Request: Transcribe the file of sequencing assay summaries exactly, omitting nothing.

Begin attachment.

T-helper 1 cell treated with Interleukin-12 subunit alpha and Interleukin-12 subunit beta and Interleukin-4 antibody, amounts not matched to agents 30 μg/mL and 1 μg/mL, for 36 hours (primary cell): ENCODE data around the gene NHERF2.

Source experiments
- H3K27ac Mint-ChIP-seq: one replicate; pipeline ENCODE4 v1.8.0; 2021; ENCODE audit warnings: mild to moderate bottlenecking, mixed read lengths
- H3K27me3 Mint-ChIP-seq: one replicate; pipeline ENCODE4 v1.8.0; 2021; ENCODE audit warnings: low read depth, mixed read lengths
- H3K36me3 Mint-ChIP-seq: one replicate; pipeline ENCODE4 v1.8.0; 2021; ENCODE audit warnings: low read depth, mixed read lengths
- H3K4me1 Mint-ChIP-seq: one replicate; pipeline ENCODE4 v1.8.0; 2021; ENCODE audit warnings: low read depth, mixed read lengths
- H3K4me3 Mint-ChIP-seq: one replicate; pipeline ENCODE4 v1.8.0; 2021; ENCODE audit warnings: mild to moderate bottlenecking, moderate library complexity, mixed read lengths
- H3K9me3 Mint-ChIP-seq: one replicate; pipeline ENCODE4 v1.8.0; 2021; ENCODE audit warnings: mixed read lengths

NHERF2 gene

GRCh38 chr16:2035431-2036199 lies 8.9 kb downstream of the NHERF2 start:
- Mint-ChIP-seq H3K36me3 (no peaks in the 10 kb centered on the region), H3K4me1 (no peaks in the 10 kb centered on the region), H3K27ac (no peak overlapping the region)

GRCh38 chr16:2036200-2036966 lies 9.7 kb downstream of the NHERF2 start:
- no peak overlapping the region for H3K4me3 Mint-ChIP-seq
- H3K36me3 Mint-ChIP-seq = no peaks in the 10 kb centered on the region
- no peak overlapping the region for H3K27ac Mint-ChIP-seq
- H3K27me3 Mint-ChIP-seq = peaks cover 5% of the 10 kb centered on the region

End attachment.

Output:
T-helper 1 cell treated with Interleukin-12 subunit alpha and Interleukin-12 subunit beta and Interleukin-4 antibody, amounts not matched to agents 30 μg/mL and 1 μg/mL, for 36 hours (primary cell): ENCODE data around the gene NHERF2.

Source experiments
- H3K27ac Mint-ChIP-seq: one replicate; pipeline ENCODE4 v1.8.0; 2021; ENCODE audit warnings: mild to moderate bottlenecking, mixed read lengths
- H3K27me3 Mint-ChIP-seq: one replicate; pipeline ENCODE4 v1.8.0; 2021; ENCODE audit warnings: low read depth, mixed read lengths
- H3K36me3 Mint-ChIP-seq: one replicate; pipeline ENCODE4 v1.8.0; 2021; ENCODE audit warnings: low read depth, mixed read lengths
- H3K4me1 Mint-ChIP-seq: one replicate; pipeline ENCODE4 v1.8.0; 2021; ENCODE audit warnings: low read depth, mixed read lengths
- H3K4me3 Mint-ChIP-seq: one replicate; pipeline ENCODE4 v1.8.0; 2021; ENCODE audit warnings: mild to moderate bottlenecking, moderate library complexity, mixed read lengths
- H3K9me3 Mint-ChIP-seq: one replicate; pipeline ENCODE4 v1.8.0; 2021; ENCODE audit warnings: mixed read lengths

NHERF2 gene

GRCh38 chr16:2035431-2036199 lies 8.9 kb downstream of the NHERF2 start:
- Mint-ChIP-seq H3K36me3 (no peaks in the 10 kb centered on the region), H3K4me1 (no peaks in the 10 kb centered on the region), H3K27ac (no peak overlapping the region)

GRCh38 chr16:2036200-2036966 lies 9.7 kb downstream of the NHERF2 start:
- no peak overlapping the region for H3K4me3 Mint-ChIP-seq
- H3K36me3 Mint-ChIP-seq = no peaks in the 10 kb centered on the region
- no peak overlapping the region for H3K27ac Mint-ChIP-seq
- H3K27me3 Mint-ChIP-seq = peaks cover 5% of the 10 kb centered on the region